Top tips on how to keep seniors cool in the summer heat

As the summer sets in and temperatures soar, keeping older adults comfortable becomes paramount. As we age, our bodies become less good at regulating temperature, meaning seniors are more susceptible to heat-related illnesses compared to younger people.

Here are our tips to ensure seniors stay safe and cool in the summer heat:

Stay hydrated

Encourage older adults to drink plenty of fluids throughout the day, even if they don't feel thirsty. Dehydration can sneak up quickly, especially in hot weather. The best way to keep hydrated is to opt for water, herbal teas, and diluted fruit juices. Avoid too much caffeine and alcohol, as they can contribute to dehydration.

Dress appropriately for the heat

Choose lightweight, loose-fitting clothing in breathable fabrics such as cotton or linen, for older people to wear when it’s hot. Light-coloured clothing reflects sunlight, helping to keep the body cooler. Make sure they have a hat on hand, preferably with a wide brim, as well as sunglasses for added protection outdoors.

Stay in the shade

When heading outdoors, encourage seniors to stay in shaded areas as much as possible, especially during the hottest parts of the day, which are typically between 10am and 4pm. Plan outdoor activities, such as walks or picnics, for the early mornings or late afternoons when it’s cooler and more comfortable.

Increase ventilation

Ensure that living spaces are kept as cool and well ventilated as possible. Fans can help keep the air circulating, making temperatures more comfortable, and it’s a good idea to keep the curtains closed against the sun during the hottest times of day, to avoid its rays heating up rooms.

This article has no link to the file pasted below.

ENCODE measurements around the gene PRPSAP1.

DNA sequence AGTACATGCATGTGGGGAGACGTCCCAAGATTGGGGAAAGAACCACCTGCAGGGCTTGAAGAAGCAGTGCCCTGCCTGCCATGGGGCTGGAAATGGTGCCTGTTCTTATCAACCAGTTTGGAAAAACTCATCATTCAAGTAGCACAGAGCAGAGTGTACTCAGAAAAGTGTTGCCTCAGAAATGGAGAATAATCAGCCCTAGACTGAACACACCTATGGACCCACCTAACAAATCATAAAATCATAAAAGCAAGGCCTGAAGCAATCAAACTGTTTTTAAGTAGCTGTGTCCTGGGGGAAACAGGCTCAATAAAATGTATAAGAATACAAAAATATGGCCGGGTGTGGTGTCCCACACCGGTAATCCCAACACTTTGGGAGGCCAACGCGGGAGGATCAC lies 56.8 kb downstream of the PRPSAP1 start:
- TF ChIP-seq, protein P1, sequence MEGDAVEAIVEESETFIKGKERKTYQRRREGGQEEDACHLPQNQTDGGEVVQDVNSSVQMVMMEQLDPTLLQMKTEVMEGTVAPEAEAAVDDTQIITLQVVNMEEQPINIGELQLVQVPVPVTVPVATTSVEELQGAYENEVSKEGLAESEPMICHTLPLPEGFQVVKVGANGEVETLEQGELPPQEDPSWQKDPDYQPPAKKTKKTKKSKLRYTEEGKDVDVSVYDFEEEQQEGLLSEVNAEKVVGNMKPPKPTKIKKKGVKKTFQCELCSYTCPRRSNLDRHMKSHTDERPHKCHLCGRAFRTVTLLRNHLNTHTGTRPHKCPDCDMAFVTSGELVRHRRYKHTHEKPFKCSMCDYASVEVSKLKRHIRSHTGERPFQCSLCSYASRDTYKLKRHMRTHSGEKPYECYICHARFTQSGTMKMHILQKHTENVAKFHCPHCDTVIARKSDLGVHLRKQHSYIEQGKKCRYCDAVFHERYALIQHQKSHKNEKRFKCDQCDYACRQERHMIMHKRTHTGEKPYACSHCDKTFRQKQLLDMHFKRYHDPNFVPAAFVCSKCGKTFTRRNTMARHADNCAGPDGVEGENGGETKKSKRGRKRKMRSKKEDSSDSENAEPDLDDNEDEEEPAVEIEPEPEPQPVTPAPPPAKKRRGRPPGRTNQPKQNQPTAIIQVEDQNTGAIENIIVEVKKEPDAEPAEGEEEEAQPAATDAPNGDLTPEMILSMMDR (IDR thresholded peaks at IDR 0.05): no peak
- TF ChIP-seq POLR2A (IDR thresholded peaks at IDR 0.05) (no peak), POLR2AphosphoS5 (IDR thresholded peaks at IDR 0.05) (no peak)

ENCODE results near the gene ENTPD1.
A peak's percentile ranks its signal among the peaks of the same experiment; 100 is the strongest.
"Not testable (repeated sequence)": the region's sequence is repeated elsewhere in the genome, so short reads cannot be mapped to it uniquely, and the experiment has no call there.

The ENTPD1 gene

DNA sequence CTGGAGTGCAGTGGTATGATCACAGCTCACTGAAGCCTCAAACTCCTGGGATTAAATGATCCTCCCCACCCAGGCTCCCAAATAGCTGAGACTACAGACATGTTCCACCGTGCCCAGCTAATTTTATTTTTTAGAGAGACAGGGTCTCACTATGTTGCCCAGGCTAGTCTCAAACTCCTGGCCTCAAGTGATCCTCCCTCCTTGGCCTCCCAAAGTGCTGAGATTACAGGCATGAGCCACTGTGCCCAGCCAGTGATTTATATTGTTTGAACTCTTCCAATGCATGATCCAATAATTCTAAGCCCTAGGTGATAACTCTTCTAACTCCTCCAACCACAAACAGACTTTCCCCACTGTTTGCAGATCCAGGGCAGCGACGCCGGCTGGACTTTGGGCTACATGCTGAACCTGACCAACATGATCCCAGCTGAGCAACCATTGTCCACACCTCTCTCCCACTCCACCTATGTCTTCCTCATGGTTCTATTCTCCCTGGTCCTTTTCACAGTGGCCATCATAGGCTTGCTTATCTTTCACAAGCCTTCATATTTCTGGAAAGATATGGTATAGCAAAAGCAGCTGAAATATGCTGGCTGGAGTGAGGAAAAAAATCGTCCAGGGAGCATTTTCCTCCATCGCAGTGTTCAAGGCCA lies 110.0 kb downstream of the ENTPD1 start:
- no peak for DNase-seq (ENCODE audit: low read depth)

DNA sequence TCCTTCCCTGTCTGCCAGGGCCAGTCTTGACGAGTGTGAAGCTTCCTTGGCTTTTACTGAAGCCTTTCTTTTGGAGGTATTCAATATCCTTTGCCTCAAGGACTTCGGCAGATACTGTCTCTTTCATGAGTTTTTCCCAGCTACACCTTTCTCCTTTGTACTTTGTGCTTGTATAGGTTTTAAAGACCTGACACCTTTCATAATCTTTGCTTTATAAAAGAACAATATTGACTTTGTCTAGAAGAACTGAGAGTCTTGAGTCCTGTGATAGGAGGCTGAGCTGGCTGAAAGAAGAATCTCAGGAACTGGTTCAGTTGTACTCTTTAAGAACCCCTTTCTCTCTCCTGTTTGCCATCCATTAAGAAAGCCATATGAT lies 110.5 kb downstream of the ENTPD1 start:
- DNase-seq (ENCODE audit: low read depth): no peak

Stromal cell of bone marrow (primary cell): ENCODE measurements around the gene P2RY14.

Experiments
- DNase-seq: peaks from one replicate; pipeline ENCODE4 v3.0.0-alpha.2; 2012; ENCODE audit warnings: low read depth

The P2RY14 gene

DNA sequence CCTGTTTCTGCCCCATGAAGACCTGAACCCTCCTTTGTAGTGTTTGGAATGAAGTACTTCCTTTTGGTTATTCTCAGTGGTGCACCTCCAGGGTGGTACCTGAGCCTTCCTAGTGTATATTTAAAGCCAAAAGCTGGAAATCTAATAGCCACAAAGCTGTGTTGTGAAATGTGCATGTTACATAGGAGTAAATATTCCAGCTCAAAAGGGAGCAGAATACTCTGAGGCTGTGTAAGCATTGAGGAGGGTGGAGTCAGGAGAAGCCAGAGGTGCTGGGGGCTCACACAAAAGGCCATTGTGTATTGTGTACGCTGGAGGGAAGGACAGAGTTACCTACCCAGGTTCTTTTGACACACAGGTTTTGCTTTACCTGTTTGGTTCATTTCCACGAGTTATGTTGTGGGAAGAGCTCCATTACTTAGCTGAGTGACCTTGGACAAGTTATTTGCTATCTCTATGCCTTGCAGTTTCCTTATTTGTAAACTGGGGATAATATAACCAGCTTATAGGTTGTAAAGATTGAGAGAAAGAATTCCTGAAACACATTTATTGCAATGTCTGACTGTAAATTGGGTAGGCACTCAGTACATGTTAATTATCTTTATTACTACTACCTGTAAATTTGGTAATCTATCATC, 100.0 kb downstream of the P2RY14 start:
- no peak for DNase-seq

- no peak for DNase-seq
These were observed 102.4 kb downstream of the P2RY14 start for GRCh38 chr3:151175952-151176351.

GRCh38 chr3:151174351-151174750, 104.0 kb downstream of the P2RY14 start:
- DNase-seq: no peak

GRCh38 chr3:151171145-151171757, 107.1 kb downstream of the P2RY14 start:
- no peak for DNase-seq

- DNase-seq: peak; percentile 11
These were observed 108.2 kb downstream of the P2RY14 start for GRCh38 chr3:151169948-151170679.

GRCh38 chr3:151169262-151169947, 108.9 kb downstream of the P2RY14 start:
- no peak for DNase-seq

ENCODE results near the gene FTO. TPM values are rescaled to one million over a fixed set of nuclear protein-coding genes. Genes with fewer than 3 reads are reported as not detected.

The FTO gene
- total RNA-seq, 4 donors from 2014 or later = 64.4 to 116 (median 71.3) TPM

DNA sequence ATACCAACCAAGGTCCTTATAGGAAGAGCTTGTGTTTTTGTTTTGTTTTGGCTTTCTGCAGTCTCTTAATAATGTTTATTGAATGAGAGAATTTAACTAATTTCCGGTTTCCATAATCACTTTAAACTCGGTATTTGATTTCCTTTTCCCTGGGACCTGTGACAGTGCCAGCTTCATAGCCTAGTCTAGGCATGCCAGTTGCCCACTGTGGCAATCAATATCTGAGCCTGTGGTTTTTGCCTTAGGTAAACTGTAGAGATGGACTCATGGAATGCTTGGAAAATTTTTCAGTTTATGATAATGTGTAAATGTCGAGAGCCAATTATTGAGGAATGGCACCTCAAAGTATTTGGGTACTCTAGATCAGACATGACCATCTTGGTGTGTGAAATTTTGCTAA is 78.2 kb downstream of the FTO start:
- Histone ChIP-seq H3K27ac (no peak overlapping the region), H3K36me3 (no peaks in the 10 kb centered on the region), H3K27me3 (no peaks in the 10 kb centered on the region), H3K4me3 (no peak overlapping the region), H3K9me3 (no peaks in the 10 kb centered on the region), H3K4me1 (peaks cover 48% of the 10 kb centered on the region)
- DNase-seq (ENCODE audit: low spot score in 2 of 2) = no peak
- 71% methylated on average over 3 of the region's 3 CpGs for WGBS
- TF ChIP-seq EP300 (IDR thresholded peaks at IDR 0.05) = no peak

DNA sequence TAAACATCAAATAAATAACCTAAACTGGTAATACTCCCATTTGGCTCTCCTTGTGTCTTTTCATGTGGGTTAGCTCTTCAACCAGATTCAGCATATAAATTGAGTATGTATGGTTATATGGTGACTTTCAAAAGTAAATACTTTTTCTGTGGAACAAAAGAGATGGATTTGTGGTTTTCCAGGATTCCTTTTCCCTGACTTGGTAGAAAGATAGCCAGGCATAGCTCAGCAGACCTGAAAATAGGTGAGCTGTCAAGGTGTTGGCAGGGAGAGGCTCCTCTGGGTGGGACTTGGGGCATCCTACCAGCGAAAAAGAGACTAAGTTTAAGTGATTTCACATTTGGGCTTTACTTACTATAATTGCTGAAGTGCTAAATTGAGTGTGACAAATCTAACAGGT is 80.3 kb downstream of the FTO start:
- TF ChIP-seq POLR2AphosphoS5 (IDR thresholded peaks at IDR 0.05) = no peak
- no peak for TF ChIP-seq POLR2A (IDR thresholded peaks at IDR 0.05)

Take cool showers or baths

A refreshing shower or bath can provide instant relief from the heat. Where possible, encourage seniors to take cool showers or baths during particularly hot weather. Alternatively, applying a clean flannel soaked in cool water to the skin can be an effective way to help cool a person down.

Monitor medications

Some medications can increase sensitivity to heat or further affect the body's ability to regulate temperature. Talk to your loved one’s doctor or care team about the medications they’re taking and ask about any potential side effects related to heat. If necessary, talk to a healthcare professional about adjusting dosages or schedules to minimise risks.

Keep in touch

Make sure you check in regularly on older loved ones during a heatwave, especially those who live alone. Ask how they’re feeling and look out for any signs of heat-related conditions, like heat stroke and dehydration. The key things to watch out for include headaches, dizziness, fatigue or lethargy, disorientation, nausea, dry skin, a flushed face and a fast pulse. Seek medical attention if you notice any of these warning signs.

For more advice on keeping seniors safe in summer, or to discuss care needs, contact Wessex Care today.

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